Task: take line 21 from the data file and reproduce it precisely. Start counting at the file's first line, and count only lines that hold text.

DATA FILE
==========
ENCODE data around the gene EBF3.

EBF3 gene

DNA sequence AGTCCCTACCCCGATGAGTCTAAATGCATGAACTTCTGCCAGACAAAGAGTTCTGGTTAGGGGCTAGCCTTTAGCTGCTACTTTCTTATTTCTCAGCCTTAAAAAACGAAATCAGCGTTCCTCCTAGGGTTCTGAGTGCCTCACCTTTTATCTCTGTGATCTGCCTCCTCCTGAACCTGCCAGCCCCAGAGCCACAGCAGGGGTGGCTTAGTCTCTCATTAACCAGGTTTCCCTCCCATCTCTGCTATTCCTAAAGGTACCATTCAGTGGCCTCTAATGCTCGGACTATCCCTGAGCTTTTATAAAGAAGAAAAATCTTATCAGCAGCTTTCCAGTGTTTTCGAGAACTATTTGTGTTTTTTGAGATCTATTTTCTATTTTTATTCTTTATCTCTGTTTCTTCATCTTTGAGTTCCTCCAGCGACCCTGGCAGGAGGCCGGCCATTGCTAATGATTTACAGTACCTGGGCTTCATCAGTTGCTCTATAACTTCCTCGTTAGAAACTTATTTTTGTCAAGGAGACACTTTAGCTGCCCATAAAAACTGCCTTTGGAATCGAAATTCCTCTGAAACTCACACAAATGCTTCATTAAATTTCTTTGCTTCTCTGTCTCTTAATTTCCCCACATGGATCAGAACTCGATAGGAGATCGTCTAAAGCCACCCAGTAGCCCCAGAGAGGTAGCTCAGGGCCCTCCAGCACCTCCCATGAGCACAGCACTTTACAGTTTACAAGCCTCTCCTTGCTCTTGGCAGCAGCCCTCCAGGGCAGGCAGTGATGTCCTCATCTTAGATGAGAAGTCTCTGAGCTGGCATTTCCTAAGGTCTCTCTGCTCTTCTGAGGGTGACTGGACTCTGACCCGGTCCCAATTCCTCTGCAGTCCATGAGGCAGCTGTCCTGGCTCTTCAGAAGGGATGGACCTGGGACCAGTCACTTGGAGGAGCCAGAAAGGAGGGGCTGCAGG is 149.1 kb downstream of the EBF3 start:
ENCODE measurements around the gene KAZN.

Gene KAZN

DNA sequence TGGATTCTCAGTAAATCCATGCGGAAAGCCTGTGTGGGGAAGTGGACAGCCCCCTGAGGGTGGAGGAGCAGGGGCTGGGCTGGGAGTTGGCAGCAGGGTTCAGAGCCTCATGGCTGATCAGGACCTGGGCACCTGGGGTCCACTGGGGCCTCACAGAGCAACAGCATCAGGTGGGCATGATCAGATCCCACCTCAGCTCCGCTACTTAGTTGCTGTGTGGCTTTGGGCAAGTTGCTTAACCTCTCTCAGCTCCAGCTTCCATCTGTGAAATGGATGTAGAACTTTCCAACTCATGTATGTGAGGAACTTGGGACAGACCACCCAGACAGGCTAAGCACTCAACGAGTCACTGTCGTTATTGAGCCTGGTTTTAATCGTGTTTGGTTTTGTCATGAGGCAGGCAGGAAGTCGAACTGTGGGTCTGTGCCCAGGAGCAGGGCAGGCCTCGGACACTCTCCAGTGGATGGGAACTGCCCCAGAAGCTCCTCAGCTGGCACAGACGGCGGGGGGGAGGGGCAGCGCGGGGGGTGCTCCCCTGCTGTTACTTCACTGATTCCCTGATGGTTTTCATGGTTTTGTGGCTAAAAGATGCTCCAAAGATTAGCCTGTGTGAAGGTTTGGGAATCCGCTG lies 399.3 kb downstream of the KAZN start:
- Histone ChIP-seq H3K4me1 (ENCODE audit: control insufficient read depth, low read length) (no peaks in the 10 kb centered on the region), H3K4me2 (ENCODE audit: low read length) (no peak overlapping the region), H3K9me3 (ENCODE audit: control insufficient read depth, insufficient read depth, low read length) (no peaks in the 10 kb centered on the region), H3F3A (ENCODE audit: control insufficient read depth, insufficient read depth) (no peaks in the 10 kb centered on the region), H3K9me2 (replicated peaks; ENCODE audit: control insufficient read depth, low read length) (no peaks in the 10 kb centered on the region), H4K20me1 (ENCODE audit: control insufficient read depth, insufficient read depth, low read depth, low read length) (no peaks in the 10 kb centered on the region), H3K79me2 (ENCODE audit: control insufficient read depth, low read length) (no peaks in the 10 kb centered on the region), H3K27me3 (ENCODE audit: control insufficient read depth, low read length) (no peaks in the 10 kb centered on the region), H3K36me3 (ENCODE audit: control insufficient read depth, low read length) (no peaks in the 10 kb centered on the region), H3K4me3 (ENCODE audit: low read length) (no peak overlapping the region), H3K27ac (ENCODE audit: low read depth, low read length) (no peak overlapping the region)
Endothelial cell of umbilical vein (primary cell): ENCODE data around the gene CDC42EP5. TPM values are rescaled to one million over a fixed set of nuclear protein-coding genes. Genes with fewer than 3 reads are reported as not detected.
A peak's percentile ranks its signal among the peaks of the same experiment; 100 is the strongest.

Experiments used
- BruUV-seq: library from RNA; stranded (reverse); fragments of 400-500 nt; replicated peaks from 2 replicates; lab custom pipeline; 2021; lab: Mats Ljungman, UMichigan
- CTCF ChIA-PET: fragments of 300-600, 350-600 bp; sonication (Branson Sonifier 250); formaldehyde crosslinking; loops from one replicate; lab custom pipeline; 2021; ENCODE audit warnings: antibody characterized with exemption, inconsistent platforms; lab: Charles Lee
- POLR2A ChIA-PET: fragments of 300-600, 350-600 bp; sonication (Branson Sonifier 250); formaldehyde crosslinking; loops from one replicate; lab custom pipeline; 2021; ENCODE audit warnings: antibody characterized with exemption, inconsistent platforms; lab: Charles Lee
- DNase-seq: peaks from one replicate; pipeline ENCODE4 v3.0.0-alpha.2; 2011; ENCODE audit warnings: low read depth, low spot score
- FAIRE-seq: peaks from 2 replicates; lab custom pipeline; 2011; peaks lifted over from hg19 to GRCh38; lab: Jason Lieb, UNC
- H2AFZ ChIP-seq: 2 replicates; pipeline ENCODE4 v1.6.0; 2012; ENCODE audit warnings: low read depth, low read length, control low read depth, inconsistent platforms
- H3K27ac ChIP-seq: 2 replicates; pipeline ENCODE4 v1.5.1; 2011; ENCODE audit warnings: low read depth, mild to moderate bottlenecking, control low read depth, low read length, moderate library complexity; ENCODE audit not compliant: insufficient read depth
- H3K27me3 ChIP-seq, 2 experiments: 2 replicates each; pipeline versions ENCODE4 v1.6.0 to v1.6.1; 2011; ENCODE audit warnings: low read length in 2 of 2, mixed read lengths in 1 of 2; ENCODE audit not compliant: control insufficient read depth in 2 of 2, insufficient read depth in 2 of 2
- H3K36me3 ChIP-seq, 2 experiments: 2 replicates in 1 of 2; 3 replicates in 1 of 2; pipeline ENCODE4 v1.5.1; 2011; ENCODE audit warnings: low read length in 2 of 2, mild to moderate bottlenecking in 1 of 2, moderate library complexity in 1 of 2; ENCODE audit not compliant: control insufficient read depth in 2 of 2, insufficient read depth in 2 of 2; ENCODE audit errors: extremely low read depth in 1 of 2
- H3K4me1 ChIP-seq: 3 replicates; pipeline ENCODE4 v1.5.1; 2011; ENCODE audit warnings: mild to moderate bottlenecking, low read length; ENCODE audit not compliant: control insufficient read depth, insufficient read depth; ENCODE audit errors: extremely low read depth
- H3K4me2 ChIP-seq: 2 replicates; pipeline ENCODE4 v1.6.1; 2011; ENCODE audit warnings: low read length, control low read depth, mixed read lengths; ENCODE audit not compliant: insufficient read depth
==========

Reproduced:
- H3K4me2 ChIP-seq: 2 replicates; pipeline ENCODE4 v1.6.1; 2011; ENCODE audit warnings: low read length, control low read depth, mixed read lengths; ENCODE audit not compliant: insufficient read depth